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Backgound Photo:  Bathurst narrows SW Tasmania

In February 2004 Judy and I kayaked through a group of islands in the Eastern Gulf of Thailand. We paddled a a double Greenland II Folbot. And again I kayaked in August 2004

koh_chang-kayak-route-opt.jpg (71718 bytes) This is a map of the area we kayaked marked in red. Down the West coast of Koh Chang along the south coast and down to the island south of Koh Chang
gulf thailand.jpg (524441 bytes) This is a map of the Gulf of Thailand, the area we are paddling in the map above is circled (click on map for larger view)
After waiting several days for the Kayak to clear Thai customs, we changed plans and decided to head to Northern Thailand first- flying to Chang Mai, and then busing to Chang Rai. 
We took a local bus to Mae Sai, which is the Northern-most town in Thailand. We are staying in a hut next to the river that is the border with Burma (Myanmar)
A view of the place we stayed at and the river-left Thailand-right Burma (click for larger view) The hut we stayed in Mae Sai, the balcony overhanging the river-a good location to watch the illegal border crossers wade the river We crossed the border into Burma, at a cost of $A8. They have extensive markets with Chinese fake western goods- fake Marlboro cigarettes, and lots of DVD copies (including the boxes) We drove with a guide around the Golden Triangle area. We took a 'Longtail' boat on the Mekong River to a 'village' in Laos. We also visited the newly opened Hall of Opium
We took a plane to Siam Reap in Cambodia-to see Ankor Wat
At the temples there are lots of sellers that plead with you to buy some of their wares Climbing temples was hot work in the sun. The temple steps are especially steep Crowds at Anchor Wat-even though this was 'low' season Some of the temples were very overgrown in the last few centuriesr
Cambodia is a very poor country- lots of underemployment
We went with our driver and guide to a floating village on the largest freshwater lake in South-east Asia- this is a floating garden attached to a floating house A floating house on Tonle Sap Lake. This floating village has about 1500 people, with five other villages elsewhere on the lake The 82 year old Cambodian who is on the front cover photo of the Cambodian Lonely Planet Guide (click any of the pictures for a larger view) Yet another one of the many trees that has grown on the roof of a temple-sending roots down to the ground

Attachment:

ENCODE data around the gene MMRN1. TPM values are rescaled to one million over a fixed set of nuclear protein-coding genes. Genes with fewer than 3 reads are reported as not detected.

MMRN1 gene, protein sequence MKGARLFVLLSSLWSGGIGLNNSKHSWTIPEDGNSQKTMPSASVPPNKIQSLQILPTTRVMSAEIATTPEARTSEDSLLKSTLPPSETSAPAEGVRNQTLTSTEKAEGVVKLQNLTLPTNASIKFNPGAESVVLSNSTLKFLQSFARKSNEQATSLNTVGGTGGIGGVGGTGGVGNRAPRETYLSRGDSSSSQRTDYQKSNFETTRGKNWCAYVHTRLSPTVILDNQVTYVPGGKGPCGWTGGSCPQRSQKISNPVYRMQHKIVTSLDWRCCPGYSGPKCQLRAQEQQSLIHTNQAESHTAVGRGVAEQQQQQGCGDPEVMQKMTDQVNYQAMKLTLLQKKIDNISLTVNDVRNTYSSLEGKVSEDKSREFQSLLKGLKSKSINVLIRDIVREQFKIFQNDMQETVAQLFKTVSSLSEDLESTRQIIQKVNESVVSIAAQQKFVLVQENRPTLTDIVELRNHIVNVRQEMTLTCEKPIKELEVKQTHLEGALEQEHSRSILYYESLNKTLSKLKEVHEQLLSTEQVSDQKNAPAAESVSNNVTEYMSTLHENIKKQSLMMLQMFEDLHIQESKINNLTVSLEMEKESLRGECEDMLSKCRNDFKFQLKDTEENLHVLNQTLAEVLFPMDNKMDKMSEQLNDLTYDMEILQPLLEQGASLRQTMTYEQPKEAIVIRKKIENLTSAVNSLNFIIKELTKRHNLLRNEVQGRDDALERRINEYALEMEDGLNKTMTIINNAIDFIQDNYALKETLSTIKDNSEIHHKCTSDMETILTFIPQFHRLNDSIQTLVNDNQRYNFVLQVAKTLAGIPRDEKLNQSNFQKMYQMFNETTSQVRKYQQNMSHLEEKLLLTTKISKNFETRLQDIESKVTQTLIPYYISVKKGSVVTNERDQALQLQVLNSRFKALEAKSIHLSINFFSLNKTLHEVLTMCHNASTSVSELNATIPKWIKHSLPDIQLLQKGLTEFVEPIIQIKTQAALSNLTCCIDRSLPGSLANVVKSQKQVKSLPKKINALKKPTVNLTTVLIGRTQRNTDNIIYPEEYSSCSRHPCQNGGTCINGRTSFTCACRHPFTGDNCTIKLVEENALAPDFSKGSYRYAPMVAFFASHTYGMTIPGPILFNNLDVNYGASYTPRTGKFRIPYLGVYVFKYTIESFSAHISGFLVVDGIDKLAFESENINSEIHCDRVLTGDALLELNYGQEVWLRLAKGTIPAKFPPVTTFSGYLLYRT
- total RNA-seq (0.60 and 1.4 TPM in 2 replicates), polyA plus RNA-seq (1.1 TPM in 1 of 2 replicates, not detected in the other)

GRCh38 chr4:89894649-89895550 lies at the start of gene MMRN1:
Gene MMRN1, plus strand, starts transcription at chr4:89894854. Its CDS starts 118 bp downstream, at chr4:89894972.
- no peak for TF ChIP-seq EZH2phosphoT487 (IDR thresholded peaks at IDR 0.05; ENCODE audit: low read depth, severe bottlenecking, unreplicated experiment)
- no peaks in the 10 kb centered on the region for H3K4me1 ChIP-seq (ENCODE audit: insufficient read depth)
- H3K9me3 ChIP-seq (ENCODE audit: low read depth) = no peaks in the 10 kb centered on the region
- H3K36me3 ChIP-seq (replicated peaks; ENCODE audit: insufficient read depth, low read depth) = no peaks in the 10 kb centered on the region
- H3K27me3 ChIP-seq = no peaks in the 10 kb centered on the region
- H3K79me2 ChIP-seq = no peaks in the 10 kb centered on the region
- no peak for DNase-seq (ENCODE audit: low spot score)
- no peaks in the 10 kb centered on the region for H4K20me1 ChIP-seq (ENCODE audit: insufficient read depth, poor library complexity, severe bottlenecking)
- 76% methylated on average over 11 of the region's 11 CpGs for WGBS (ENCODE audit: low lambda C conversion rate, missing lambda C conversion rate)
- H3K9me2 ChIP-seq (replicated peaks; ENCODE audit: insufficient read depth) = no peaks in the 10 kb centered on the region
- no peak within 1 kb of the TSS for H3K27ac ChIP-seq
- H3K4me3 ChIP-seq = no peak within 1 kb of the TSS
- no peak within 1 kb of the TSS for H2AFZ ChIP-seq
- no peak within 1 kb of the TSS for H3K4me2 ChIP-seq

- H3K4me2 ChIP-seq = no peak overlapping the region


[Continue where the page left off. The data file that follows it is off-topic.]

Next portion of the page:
We flew to Trat from Bangkok-with our 95 kilos of baggage (including the kayak), then by mini-bus and ferry to Koh Chang Island
Judy swimming in front of the Bungalow on White Sands Beach- Ko Chang Island (see red arrow) Judy having her toes painted blue after an hour of Thai massage Sunset from our balcony at White Sands beach Assembling the kayak in front of the bungalow, with various Thai onlookers
Kayaking down the coast of Koh Chang Island. The first day we dldn't get far - leaving late and hitting headwinds and waves. The second day was easier - lunch on one island and camping on the second (see map above for route)
Ready to kayak on the second day. Still a headwind but we are fitter than day one. Our destination for day 2- uninhabited Koh Man Nai island which we camped on for the night Our camp site on Koh Man Nai island - not exactly pristine, as there was lots of junk from an abandoned attempt at building a resort The lights of the resorts on the main island of Koh Chang from our island camp on Koh Man Nai island
Day 3 we paddled from our island camp down to Lonely Beach and Treehouse Lodge-a very laid back haven for backpackers. We struck problems with the tide rising much higher than we thought, and leaving the kayak to get two holes in it bashing against the balcony of the bungalow  
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Repairing the kayak - it took two attempts over two days to get it right. The kayak is in front of our bamboo hut- the tide rises right up to the base of the hut Sunset from our hut at treehouse lodge. At night we could see the lights of the many fishing boats that were fishing the Gulf of Thailand Our seahut at Bang Boa, just park the kayak outside. It was probably the most upmarket and comfortable place we stayed at.
We paddled from treehouse down the coast and round into Bang Boa. From then along the coast east, then across to Koh Khlum and then to Koh Wai   
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Our campsite east along the coast from Nag Bao - a bit rocky but out of the way An abandoned cruise ship called "The Dolphin" moored about a kilometer from the beach on the 5.5 km crossing to Koh Khlum Kayak on the beach north end of Koh Khlum. We camped on the deserted island

Camped on the northern end of Koh Rang Yai -great beach!